11th July 2014
Ok so despite the torrential rain (that anti rain dance wasn’t worth the trouble), Glastonbury was a seriously fantastic weekend. But more on that later! One thing I noticed while I was there was the dominance of a few key ‘festival dressing’ trends. One which sort of surprised me was the proliferation of the mermaid/ sea punk theme – there was seriously miles of blue and pink hair on display and flat backed pearls applied to faces like it was nobody’s business. Another trend which I have to say I was getting amongst myself was the kimono one – not so practical in half a foot of mud but that sure didn’t stop me or any other girl! Being a lover of kimonos ourselves, last week Wander & Hunt and I created this no sew one (you got a glimpse of the BTS here during my week with Ferragamo) – perfect for those of you a bit scared of the thought of a needle and thread. It’s available in two prints so there’s something for everyone, and is Glastonbury festival tested so what more could you want?
- 1 floral scarf
- Black fringe
- 50 x large gold prong studs
- 50 x gold metal backing plates
Instead of sewing you’re going to be using round prone studs to attach the fringe and create the arms, we were excited while we were creating these because it really is such a simple method!
1. Iron the piece of fabric and fold it in half lengthways.
2. Measure approximately 60cm (24″) from either ends of the fabric and mark it clearly with a pin or chalk. You will be attaching the sides together to create sleeves while the middle section will be open and act as the body of the kimono. The fringe will go all the way along from end to end, but in the middle section it will only be attached to the bottom side of the fabric.
3. Place the fringe along the edge of the double up edge of fabric.
4. Using the round prong studs, start pressing them through at 3cm (a little more than 1 inch) intervals, sandwiching both sides of the fabric together.
5. When you are closing the prongs, add one of the ‘blanks’ into the back so it locks the fabric in and then press the prongs down.
6. When you get to the 60cm (24 in) point where you marked with pins, continue to attach the fringe all the way along but only to the underside of the fabric rather than both.
Volia! Alanna from Wander & Hunt and I are loving it!
Photos by lovely Marion Tessier
21st November 2013
There’s no denying that this season the 90′s grunge mood has taken hold, I find myself climbing into my quilted leather jacket every chance I get (my mum recently commented ‘Ooo that’s very lairy‘ – not quite what I was going for but anyway), and can’t wait to pair it with some DIYed tartan (more on that later). Of course, it wouldn’t be grunge without chain and studs, but sometimes you also want a bit of sparkle, particularly at this time of year. Enter the studded box chain necklace, another of my DIY kits, which combines a touch of punk, with a subtle nod to the holiday season! Read on to see how to make it yourself.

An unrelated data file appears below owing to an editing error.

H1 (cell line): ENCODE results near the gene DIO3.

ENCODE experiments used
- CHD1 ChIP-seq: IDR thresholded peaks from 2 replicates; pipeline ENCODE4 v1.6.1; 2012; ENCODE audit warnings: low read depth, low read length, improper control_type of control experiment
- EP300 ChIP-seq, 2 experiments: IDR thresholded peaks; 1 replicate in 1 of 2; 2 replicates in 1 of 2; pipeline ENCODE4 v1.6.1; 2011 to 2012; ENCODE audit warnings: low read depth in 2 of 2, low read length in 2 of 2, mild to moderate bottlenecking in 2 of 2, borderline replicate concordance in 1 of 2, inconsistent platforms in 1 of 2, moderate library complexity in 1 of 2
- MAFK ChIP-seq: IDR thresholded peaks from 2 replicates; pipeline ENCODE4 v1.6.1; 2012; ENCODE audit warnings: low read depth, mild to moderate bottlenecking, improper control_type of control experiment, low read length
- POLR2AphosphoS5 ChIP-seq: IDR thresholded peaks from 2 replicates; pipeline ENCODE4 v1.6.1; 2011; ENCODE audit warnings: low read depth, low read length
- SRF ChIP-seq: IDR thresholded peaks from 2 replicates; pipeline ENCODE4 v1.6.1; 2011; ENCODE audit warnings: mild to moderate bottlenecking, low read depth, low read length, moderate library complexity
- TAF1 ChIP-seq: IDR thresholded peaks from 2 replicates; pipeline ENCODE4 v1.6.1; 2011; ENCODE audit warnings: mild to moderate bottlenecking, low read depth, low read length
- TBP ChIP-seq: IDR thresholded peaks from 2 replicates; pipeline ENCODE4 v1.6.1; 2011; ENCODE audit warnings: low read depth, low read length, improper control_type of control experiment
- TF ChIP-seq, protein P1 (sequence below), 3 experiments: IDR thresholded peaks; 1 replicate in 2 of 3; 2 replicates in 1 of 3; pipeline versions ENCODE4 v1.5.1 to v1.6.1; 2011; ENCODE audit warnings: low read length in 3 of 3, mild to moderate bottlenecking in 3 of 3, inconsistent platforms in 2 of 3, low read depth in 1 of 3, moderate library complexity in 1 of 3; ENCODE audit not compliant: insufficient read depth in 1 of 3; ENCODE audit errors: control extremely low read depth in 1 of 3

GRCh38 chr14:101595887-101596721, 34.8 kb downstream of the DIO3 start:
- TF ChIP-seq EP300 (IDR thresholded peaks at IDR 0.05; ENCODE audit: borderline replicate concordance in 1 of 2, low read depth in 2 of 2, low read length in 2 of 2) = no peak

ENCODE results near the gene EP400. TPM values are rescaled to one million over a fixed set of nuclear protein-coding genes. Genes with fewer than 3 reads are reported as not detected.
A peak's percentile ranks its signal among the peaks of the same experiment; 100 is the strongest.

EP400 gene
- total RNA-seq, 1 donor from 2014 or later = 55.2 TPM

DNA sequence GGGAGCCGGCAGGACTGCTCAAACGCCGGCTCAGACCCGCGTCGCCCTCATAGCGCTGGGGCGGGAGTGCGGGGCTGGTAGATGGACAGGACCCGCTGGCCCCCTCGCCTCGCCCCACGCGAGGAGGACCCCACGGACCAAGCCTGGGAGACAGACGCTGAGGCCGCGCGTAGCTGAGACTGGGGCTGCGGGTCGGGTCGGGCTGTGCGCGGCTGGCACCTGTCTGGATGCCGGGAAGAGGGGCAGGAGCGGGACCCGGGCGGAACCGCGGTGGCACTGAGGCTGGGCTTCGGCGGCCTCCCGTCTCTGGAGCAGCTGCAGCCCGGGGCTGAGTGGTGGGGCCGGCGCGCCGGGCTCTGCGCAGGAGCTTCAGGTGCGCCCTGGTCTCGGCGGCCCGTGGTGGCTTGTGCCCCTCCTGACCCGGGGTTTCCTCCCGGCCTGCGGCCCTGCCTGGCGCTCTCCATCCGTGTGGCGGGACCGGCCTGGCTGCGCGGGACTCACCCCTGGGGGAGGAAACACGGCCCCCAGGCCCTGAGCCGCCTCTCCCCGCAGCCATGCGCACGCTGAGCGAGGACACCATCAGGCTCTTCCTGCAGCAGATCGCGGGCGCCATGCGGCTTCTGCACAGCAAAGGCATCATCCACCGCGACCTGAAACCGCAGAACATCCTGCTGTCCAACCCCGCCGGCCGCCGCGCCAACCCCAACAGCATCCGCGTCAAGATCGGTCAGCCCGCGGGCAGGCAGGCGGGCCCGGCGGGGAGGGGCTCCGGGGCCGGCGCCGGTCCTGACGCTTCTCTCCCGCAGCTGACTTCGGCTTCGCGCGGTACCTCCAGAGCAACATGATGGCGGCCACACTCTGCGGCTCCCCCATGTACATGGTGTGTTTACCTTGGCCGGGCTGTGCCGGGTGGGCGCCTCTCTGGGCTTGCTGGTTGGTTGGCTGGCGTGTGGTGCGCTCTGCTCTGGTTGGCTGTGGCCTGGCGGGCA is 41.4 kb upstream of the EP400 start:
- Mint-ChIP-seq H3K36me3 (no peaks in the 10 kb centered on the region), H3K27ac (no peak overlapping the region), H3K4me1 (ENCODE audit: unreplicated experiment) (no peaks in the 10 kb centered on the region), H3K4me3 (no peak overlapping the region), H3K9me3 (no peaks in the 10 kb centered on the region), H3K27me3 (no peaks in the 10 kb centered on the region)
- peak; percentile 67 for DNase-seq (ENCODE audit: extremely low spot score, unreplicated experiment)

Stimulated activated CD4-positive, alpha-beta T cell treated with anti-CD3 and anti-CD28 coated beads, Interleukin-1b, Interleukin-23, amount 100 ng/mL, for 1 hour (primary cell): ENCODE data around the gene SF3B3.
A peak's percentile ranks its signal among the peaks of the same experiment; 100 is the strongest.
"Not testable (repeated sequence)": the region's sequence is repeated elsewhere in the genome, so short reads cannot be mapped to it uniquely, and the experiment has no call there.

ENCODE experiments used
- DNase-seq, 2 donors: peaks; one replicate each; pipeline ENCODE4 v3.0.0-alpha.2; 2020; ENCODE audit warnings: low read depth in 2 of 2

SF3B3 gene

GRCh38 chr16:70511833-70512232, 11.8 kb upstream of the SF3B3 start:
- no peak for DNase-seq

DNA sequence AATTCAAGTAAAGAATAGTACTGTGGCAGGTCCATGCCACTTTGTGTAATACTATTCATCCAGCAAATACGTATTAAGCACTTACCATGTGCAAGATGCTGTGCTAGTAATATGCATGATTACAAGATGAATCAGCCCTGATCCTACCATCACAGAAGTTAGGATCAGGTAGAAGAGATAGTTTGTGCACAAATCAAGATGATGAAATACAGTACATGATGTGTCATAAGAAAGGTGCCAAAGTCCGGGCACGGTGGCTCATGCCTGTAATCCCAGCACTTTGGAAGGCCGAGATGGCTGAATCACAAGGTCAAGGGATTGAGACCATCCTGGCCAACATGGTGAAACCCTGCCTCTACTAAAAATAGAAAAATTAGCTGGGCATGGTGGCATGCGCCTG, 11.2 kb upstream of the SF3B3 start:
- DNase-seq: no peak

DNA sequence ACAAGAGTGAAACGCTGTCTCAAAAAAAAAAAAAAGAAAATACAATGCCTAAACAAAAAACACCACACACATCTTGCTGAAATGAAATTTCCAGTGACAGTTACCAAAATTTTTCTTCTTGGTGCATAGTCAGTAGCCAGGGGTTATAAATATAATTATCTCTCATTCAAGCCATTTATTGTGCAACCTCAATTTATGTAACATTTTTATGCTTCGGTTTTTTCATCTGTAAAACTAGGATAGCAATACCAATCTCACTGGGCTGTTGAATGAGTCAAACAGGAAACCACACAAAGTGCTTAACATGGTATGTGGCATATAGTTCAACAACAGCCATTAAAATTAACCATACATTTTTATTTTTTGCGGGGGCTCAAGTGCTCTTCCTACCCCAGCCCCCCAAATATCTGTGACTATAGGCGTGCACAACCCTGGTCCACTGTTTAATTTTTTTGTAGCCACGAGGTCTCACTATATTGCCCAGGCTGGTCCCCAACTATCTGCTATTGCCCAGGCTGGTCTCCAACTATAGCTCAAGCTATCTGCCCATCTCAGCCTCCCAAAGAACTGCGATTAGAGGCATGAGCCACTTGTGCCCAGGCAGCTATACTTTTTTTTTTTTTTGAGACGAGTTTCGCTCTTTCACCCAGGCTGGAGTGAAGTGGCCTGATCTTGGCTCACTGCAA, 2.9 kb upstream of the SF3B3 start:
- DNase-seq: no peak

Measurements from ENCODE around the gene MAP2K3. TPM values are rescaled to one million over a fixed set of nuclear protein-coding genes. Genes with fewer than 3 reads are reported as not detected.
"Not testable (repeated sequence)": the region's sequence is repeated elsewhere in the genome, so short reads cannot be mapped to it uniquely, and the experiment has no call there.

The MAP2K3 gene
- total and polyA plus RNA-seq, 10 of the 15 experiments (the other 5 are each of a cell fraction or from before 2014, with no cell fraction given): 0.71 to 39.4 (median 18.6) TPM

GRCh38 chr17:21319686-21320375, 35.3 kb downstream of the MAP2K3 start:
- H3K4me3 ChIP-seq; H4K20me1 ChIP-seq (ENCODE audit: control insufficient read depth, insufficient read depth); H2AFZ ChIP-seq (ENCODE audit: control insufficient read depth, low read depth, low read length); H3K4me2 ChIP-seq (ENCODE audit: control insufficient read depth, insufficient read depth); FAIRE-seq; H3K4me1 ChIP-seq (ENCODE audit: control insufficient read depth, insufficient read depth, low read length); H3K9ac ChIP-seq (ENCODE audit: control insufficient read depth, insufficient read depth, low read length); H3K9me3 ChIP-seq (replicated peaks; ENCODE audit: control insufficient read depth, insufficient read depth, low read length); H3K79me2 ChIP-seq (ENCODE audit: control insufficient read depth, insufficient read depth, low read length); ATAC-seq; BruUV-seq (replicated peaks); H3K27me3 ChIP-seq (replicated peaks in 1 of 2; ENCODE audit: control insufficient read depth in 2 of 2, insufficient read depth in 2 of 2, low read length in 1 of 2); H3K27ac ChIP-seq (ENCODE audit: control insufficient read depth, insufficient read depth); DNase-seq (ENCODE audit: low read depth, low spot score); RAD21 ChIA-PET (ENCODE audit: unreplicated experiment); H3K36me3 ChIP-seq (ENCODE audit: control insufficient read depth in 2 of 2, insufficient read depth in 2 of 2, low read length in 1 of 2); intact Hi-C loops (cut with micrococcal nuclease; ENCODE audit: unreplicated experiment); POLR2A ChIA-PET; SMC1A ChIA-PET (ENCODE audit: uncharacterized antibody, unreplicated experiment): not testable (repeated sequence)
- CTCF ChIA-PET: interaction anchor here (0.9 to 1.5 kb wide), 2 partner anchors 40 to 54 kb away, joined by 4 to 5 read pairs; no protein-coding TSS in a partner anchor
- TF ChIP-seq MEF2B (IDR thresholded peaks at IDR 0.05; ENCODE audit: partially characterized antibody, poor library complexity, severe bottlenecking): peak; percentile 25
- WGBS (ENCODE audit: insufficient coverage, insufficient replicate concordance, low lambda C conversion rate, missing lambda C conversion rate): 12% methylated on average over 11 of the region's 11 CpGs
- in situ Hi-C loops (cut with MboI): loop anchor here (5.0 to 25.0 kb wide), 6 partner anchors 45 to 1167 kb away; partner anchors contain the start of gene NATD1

or buy the kit here.
1. Start by measuring the right length of box chain and shortening if required (do this by opening the links using plyers). Then find the middle point by folding it in half. Using the skewer, use place some glue on the top of the chain on the middle link.
2. Add the stud bead and press down. Continue this all the way around, leaving equal gaps between the studs.
3. Turn the chain over so the studs are pointing down and then add the rhinestones in a similar way with the skewer and glue to the top side, placing them above the studs.
4. Once you have finished adding the rhinestones, open up each end of the box chain using plyers.
5. Add the jump ring to one end and close shut, and the jump ring and clasp to the other end and close shut.
Top photo by Sabrina Sikora
15th November 2013
I recently hosted a series of intimate workshops with 7 For All Mankind here in Hong Kong, where we embellished bowties and collars using studs, rhinestones and all manner of other adornments. It was so much fun, and I loved that the bow ties and collars were designed using scrap denim from their factory. Yay for reuse and refashion! It was especially lovely to meet so many other DIY addicts from around Hong Kong and share trade secrets about the best places for DIY material hunting - I can’t wait to do more of these events in the future. Hope you enjoy the recap!
Thank you to the 7 For All Mankind team for having me!